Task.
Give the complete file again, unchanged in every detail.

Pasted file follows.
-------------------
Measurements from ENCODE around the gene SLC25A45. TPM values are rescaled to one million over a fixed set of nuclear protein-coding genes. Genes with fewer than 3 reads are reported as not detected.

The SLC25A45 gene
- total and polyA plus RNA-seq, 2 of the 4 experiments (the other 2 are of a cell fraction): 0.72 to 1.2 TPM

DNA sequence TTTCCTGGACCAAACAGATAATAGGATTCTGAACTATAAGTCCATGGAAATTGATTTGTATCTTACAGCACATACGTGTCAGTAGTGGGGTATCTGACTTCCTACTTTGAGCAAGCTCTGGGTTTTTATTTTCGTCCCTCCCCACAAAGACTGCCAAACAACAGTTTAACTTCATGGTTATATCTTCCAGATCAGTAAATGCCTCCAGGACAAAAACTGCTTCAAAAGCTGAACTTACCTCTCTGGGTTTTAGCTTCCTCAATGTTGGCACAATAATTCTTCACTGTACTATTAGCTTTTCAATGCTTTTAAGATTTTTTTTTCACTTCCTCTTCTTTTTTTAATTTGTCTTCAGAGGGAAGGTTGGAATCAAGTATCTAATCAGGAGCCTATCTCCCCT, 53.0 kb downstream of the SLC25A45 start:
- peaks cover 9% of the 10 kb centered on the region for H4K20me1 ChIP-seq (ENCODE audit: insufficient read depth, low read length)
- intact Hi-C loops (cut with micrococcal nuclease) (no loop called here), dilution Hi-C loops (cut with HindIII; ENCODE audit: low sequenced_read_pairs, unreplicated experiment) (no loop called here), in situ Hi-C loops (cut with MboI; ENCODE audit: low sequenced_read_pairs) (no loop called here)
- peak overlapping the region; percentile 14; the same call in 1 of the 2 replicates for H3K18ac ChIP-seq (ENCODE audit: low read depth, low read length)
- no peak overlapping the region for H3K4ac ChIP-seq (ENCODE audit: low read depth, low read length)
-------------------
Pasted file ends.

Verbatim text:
Measurements from ENCODE around the gene SLC25A45. TPM values are rescaled to one million over a fixed set of nuclear protein-coding genes. Genes with fewer than 3 reads are reported as not detected.

The SLC25A45 gene
- total and polyA plus RNA-seq, 2 of the 4 experiments (the other 2 are of a cell fraction): 0.72 to 1.2 TPM

DNA sequence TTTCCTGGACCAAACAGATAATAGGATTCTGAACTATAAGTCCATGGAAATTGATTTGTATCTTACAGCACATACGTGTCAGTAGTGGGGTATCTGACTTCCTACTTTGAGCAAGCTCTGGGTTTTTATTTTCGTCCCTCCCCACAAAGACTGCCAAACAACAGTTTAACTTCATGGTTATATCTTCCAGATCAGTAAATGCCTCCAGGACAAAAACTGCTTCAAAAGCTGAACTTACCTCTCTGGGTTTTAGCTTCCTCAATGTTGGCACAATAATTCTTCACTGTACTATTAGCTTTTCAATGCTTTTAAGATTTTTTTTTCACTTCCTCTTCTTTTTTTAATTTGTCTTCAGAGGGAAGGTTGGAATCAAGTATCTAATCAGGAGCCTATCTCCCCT, 53.0 kb downstream of the SLC25A45 start:
- peaks cover 9% of the 10 kb centered on the region for H4K20me1 ChIP-seq (ENCODE audit: insufficient read depth, low read length)
- intact Hi-C loops (cut with micrococcal nuclease) (no loop called here), dilution Hi-C loops (cut with HindIII; ENCODE audit: low sequenced_read_pairs, unreplicated experiment) (no loop called here), in situ Hi-C loops (cut with MboI; ENCODE audit: low sequenced_read_pairs) (no loop called here)
- peak overlapping the region; percentile 14; the same call in 1 of the 2 replicates for H3K18ac ChIP-seq (ENCODE audit: low read depth, low read length)
- no peak overlapping the region for H3K4ac ChIP-seq (ENCODE audit: low read depth, low read length)